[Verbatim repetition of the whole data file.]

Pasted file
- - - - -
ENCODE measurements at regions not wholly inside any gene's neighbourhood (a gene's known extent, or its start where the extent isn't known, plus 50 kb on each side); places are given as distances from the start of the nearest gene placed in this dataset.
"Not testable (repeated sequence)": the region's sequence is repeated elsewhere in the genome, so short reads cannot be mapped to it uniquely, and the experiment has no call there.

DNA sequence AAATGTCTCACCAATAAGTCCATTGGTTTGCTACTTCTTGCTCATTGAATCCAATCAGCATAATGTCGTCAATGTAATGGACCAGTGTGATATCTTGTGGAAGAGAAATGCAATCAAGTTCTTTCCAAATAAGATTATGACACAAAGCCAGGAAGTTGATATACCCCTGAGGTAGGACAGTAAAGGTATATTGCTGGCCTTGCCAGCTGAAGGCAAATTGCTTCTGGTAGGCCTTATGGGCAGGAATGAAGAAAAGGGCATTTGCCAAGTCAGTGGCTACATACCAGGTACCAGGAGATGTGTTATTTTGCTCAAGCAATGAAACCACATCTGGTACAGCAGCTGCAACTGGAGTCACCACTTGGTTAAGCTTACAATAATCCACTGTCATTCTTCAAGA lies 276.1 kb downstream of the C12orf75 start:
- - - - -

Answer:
ENCODE measurements at regions not wholly inside any gene's neighbourhood (a gene's known extent, or its start where the extent isn't known, plus 50 kb on each side); places are given as distances from the start of the nearest gene placed in this dataset.
"Not testable (repeated sequence)": the region's sequence is repeated elsewhere in the genome, so short reads cannot be mapped to it uniquely, and the experiment has no call there.

DNA sequence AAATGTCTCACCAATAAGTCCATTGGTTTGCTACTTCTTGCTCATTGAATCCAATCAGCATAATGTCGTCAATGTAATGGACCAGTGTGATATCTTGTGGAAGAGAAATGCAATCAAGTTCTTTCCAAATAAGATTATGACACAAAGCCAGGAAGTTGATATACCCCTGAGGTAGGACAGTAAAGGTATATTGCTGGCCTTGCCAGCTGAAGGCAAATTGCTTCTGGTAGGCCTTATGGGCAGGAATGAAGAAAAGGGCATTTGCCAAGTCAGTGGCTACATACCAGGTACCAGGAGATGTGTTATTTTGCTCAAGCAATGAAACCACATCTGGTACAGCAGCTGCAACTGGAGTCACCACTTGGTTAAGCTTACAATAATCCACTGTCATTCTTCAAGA lies 276.1 kb downstream of the C12orf75 start: